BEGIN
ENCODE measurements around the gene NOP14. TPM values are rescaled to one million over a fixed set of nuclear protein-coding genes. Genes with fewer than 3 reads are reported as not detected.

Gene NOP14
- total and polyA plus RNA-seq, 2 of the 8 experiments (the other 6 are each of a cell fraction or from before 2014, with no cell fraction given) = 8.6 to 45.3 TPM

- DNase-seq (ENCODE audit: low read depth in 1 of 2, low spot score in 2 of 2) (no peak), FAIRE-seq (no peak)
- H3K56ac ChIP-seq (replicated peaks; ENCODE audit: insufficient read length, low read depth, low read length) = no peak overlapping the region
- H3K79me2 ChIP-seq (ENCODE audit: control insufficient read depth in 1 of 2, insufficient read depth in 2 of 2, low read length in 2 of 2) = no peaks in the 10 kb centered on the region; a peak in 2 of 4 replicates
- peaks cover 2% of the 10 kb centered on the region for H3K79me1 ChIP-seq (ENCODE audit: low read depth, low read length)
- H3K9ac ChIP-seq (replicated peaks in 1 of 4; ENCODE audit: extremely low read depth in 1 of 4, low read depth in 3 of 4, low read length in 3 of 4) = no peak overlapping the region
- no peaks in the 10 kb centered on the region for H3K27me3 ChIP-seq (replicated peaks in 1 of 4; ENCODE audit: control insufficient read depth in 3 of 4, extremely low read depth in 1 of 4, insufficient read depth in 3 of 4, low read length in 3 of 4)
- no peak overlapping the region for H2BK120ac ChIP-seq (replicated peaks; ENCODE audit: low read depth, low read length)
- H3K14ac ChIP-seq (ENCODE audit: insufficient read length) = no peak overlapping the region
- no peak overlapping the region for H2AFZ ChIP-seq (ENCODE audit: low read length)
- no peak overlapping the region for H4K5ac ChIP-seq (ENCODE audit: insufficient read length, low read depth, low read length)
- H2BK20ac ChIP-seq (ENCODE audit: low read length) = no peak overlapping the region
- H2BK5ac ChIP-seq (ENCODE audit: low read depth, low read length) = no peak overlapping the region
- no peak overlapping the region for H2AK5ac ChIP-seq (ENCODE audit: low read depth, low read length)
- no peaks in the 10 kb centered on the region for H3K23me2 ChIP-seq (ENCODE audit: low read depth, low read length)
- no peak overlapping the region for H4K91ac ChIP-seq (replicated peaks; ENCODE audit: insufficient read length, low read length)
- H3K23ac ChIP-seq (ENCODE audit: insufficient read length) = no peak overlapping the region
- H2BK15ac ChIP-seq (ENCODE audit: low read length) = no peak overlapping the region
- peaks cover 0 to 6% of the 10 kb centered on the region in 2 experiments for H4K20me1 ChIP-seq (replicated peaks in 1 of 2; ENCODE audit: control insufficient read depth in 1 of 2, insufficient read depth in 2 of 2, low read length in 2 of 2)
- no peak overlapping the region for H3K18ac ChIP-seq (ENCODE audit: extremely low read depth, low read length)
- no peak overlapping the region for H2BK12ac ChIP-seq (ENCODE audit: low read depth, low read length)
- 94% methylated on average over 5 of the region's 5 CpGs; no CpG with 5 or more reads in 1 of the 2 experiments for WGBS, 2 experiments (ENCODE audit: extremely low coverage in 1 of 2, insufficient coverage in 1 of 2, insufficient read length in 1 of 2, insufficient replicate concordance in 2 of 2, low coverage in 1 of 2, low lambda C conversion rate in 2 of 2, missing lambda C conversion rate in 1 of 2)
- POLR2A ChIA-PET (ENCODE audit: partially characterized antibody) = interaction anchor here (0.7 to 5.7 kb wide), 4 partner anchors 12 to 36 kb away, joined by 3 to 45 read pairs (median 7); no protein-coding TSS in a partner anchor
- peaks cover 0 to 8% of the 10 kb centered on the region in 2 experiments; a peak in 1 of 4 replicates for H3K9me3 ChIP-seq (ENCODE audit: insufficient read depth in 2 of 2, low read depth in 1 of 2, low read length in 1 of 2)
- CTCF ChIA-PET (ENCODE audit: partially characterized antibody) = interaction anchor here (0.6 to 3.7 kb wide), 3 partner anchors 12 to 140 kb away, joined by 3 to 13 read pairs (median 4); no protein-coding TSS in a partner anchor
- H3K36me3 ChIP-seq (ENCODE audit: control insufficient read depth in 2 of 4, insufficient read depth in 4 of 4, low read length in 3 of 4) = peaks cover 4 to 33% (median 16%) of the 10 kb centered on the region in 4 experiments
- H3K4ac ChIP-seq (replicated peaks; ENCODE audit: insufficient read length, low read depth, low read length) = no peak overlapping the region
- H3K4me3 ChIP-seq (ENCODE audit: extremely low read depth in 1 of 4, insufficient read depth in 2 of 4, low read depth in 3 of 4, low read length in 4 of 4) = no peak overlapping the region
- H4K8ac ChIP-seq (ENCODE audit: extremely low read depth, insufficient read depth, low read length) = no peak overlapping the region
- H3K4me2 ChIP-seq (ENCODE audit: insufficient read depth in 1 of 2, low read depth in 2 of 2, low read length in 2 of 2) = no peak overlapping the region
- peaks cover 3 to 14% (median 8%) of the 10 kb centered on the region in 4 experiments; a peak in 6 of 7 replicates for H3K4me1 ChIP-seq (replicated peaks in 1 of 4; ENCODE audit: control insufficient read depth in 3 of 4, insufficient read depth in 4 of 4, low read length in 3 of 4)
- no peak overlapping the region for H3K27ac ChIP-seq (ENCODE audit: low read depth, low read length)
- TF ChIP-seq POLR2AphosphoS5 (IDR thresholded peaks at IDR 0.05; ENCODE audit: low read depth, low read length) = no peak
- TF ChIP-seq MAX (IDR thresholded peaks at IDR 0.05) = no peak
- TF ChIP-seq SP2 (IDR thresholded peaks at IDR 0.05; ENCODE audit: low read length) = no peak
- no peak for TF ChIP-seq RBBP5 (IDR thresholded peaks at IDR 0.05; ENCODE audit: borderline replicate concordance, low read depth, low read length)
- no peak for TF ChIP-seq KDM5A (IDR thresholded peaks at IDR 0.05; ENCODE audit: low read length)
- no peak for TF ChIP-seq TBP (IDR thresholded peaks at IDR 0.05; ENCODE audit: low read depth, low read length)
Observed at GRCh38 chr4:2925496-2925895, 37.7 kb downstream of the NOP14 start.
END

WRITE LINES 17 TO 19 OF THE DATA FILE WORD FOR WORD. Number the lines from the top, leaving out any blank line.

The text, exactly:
- no peaks in the 10 kb centered on the region for H3K23me2 ChIP-seq (ENCODE audit: low read depth, low read length)
- no peak overlapping the region for H4K91ac ChIP-seq (replicated peaks; ENCODE audit: insufficient read length, low read length)
- H3K23ac ChIP-seq (ENCODE audit: insufficient read length) = no peak overlapping the region